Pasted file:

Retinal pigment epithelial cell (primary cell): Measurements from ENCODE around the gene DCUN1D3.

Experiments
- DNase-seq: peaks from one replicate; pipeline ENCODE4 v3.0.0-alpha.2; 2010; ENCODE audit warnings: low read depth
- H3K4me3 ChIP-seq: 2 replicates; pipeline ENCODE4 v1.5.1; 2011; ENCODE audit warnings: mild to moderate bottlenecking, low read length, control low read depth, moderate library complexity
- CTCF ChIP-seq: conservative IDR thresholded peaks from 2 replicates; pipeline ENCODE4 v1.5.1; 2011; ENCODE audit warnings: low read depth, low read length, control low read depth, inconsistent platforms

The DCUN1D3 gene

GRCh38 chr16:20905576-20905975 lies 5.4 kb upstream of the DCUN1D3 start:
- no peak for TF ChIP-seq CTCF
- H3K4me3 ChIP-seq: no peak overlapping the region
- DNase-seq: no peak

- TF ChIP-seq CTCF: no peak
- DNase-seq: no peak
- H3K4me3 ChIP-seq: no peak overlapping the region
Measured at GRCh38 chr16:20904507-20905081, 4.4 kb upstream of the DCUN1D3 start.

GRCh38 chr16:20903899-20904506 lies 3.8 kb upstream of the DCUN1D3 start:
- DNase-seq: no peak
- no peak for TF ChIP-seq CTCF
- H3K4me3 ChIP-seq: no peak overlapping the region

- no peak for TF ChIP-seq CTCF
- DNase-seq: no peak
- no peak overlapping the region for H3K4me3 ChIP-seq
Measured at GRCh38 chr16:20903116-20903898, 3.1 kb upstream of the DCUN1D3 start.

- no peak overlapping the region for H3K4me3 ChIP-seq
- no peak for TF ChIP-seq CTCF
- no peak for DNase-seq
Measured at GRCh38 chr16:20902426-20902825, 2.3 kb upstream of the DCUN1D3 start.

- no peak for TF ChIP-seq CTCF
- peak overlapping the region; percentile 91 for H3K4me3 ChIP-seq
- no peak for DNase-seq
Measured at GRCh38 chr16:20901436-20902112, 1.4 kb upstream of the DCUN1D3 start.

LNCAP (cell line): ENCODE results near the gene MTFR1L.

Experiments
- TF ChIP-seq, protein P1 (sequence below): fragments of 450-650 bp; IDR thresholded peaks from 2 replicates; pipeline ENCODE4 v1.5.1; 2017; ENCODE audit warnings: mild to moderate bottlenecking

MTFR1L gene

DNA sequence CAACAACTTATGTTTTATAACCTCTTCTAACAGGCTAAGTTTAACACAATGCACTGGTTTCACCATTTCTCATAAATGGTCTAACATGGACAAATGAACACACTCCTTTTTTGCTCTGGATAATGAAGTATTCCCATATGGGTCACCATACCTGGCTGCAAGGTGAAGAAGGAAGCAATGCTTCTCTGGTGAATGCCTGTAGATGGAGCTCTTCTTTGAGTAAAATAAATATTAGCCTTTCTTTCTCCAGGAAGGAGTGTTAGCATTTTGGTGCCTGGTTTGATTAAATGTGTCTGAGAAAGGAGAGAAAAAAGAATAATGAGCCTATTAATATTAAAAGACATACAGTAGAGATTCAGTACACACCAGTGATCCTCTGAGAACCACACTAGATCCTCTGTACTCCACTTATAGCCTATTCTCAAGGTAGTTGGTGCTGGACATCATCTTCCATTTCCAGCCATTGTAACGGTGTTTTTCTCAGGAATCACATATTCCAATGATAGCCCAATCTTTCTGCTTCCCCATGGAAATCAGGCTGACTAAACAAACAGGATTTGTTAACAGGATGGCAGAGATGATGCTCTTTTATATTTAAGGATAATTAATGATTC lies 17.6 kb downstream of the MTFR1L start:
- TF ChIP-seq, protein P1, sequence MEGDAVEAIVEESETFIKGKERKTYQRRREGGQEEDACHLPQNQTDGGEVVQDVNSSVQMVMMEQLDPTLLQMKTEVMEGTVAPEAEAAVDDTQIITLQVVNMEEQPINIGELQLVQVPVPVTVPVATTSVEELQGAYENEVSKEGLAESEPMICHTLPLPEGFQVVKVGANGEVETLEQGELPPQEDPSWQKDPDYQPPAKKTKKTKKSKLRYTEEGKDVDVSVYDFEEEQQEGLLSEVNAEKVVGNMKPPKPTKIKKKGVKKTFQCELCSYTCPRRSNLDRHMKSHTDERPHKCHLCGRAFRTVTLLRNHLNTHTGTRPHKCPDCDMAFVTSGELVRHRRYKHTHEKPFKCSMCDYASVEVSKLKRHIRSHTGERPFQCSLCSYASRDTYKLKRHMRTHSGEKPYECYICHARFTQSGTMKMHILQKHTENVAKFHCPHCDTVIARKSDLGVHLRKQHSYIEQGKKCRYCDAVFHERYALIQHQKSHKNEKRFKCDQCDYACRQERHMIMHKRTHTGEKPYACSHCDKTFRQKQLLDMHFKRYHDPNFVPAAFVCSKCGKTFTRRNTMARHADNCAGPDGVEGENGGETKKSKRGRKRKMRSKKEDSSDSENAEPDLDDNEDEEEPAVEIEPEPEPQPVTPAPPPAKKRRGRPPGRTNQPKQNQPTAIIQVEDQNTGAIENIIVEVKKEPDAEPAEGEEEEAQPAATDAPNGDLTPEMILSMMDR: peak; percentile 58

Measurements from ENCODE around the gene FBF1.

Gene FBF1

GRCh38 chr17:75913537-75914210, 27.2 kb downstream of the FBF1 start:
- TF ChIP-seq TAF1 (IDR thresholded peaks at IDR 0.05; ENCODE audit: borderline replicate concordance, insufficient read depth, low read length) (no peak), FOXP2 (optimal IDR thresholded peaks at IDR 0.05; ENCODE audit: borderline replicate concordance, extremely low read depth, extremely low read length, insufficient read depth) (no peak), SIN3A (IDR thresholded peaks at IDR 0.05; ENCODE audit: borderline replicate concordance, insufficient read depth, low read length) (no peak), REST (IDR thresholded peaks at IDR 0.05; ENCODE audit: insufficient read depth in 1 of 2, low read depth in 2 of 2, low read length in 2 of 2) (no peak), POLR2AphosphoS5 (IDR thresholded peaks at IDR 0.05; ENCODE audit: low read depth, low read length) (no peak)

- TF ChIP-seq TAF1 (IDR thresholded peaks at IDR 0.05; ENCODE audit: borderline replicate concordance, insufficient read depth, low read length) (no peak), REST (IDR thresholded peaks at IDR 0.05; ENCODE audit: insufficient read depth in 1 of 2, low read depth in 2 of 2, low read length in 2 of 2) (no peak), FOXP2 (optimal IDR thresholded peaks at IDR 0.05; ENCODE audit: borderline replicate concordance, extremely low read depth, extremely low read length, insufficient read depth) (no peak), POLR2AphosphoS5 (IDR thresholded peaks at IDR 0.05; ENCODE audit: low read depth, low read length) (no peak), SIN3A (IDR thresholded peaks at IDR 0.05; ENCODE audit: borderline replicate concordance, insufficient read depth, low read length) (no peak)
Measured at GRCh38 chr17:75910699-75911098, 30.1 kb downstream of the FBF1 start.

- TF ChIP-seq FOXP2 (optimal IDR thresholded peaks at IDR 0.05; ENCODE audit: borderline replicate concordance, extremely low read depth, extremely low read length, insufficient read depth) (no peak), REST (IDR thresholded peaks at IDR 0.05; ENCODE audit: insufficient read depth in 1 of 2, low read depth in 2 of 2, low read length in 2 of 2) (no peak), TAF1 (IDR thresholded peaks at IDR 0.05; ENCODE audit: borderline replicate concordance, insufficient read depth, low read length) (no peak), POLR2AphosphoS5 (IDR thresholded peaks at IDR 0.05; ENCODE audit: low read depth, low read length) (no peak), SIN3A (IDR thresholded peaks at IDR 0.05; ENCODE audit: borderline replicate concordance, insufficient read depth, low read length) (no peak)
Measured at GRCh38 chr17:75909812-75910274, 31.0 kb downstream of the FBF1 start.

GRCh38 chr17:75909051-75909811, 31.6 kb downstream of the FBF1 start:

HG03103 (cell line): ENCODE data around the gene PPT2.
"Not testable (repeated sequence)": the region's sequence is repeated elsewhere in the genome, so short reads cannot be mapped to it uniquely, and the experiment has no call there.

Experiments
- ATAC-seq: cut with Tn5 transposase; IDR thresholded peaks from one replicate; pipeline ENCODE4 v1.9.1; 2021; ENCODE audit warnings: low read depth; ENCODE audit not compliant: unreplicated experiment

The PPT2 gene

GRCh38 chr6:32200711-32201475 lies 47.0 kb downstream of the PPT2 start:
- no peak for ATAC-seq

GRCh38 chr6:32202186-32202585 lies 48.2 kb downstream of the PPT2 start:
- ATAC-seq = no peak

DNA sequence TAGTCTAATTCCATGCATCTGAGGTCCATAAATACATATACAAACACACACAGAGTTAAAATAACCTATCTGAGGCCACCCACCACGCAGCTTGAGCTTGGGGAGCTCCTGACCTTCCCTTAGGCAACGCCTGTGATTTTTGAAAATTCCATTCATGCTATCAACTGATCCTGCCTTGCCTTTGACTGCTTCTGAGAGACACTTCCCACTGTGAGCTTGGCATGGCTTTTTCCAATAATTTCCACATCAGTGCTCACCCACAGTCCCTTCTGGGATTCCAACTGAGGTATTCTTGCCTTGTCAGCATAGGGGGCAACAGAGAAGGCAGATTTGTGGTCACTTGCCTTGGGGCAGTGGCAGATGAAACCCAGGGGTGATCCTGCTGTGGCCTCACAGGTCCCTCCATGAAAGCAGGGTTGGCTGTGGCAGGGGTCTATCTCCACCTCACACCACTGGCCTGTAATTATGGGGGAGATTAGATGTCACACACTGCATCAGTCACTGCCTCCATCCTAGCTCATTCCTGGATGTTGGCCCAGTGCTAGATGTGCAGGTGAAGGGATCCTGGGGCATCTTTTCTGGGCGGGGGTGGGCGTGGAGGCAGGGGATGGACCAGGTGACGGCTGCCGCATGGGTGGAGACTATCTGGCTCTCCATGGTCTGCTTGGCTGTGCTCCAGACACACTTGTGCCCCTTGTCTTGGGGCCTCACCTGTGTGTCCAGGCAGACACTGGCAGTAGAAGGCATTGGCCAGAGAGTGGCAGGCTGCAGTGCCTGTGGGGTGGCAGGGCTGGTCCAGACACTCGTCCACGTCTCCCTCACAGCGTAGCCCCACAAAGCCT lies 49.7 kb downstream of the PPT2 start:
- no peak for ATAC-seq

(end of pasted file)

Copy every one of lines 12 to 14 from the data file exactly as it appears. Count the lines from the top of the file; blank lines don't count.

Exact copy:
- DNase-seq: no peak
- H3K4me3 ChIP-seq: no peak overlapping the region
Measured at GRCh38 chr16:20904507-20905081, 4.4 kb upstream of the DCUN1D3 start.